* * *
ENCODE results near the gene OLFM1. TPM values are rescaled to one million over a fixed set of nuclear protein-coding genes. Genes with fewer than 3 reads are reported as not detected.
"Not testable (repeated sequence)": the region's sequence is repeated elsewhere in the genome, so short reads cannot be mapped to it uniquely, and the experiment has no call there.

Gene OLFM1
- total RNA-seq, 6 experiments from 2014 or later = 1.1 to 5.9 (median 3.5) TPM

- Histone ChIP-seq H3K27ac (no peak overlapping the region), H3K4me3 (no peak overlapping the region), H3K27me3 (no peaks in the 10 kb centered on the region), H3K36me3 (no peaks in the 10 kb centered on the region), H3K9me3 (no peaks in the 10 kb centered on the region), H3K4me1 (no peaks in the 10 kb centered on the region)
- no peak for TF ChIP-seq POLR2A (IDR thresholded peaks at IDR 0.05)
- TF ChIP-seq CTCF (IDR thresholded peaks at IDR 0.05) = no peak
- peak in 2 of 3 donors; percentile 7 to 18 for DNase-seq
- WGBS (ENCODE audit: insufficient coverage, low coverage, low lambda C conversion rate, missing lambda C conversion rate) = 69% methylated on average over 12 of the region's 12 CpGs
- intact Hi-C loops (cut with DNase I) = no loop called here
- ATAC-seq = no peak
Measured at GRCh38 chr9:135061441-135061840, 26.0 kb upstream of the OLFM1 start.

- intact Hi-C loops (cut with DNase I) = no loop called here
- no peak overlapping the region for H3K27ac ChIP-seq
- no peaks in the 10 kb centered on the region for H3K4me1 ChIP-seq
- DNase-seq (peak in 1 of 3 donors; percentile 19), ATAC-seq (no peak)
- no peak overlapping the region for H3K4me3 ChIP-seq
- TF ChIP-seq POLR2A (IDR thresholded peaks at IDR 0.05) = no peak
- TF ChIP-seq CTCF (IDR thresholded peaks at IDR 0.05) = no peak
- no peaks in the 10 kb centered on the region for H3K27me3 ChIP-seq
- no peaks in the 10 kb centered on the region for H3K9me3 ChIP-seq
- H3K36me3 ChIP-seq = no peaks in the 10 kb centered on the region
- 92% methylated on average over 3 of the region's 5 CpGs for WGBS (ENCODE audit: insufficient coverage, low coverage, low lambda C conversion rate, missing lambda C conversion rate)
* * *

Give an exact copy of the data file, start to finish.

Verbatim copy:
ENCODE results near the gene OLFM1. TPM values are rescaled to one million over a fixed set of nuclear protein-coding genes. Genes with fewer than 3 reads are reported as not detected.
"Not testable (repeated sequence)": the region's sequence is repeated elsewhere in the genome, so short reads cannot be mapped to it uniquely, and the experiment has no call there.

Gene OLFM1
- total RNA-seq, 6 experiments from 2014 or later = 1.1 to 5.9 (median 3.5) TPM

- Histone ChIP-seq H3K27ac (no peak overlapping the region), H3K4me3 (no peak overlapping the region), H3K27me3 (no peaks in the 10 kb centered on the region), H3K36me3 (no peaks in the 10 kb centered on the region), H3K9me3 (no peaks in the 10 kb centered on the region), H3K4me1 (no peaks in the 10 kb centered on the region)
- no peak for TF ChIP-seq POLR2A (IDR thresholded peaks at IDR 0.05)
- TF ChIP-seq CTCF (IDR thresholded peaks at IDR 0.05) = no peak
- peak in 2 of 3 donors; percentile 7 to 18 for DNase-seq
- WGBS (ENCODE audit: insufficient coverage, low coverage, low lambda C conversion rate, missing lambda C conversion rate) = 69% methylated on average over 12 of the region's 12 CpGs
- intact Hi-C loops (cut with DNase I) = no loop called here
- ATAC-seq = no peak
Measured at GRCh38 chr9:135061441-135061840, 26.0 kb upstream of the OLFM1 start.

- intact Hi-C loops (cut with DNase I) = no loop called here
- no peak overlapping the region for H3K27ac ChIP-seq
- no peaks in the 10 kb centered on the region for H3K4me1 ChIP-seq
- DNase-seq (peak in 1 of 3 donors; percentile 19), ATAC-seq (no peak)
- no peak overlapping the region for H3K4me3 ChIP-seq
- TF ChIP-seq POLR2A (IDR thresholded peaks at IDR 0.05) = no peak
- TF ChIP-seq CTCF (IDR thresholded peaks at IDR 0.05) = no peak
- no peaks in the 10 kb centered on the region for H3K27me3 ChIP-seq
- no peaks in the 10 kb centered on the region for H3K9me3 ChIP-seq
- H3K36me3 ChIP-seq = no peaks in the 10 kb centered on the region
- 92% methylated on average over 3 of the region's 5 CpGs for WGBS (ENCODE audit: insufficient coverage, low coverage, low lambda C conversion rate, missing lambda C conversion rate)